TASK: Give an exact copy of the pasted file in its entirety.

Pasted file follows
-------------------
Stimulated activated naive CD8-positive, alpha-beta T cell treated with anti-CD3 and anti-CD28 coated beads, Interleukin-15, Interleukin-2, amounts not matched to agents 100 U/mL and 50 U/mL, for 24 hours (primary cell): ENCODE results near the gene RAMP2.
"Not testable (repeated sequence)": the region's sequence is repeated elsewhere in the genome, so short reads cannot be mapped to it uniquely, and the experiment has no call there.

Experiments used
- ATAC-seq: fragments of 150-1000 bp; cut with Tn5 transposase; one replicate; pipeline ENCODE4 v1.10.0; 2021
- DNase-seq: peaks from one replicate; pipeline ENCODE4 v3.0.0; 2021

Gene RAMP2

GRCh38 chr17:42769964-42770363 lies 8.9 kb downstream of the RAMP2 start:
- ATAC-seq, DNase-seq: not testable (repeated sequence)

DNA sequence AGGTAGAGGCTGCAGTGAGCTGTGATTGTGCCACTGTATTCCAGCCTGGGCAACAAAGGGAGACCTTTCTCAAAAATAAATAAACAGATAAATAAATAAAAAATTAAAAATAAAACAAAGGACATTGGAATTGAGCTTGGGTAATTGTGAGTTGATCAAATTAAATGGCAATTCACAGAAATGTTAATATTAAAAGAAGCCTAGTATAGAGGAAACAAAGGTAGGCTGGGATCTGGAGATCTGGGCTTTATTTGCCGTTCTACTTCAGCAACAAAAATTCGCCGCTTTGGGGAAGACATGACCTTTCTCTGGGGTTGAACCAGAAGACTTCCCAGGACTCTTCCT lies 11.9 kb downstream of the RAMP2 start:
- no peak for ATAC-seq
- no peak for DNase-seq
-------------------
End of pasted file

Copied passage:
Stimulated activated naive CD8-positive, alpha-beta T cell treated with anti-CD3 and anti-CD28 coated beads, Interleukin-15, Interleukin-2, amounts not matched to agents 100 U/mL and 50 U/mL, for 24 hours (primary cell): ENCODE results near the gene RAMP2.
"Not testable (repeated sequence)": the region's sequence is repeated elsewhere in the genome, so short reads cannot be mapped to it uniquely, and the experiment has no call there.

Experiments used
- ATAC-seq: fragments of 150-1000 bp; cut with Tn5 transposase; one replicate; pipeline ENCODE4 v1.10.0; 2021
- DNase-seq: peaks from one replicate; pipeline ENCODE4 v3.0.0; 2021

Gene RAMP2

GRCh38 chr17:42769964-42770363 lies 8.9 kb downstream of the RAMP2 start:
- ATAC-seq, DNase-seq: not testable (repeated sequence)

DNA sequence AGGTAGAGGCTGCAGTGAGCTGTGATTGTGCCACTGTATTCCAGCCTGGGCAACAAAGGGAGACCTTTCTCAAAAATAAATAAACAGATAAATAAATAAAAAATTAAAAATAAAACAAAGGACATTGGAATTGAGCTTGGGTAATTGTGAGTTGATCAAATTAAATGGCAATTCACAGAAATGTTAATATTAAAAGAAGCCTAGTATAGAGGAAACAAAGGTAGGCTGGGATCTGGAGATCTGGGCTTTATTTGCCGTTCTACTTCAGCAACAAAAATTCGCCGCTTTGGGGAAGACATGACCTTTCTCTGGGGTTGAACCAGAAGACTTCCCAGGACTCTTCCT lies 11.9 kb downstream of the RAMP2 start:
- no peak for ATAC-seq
- no peak for DNase-seq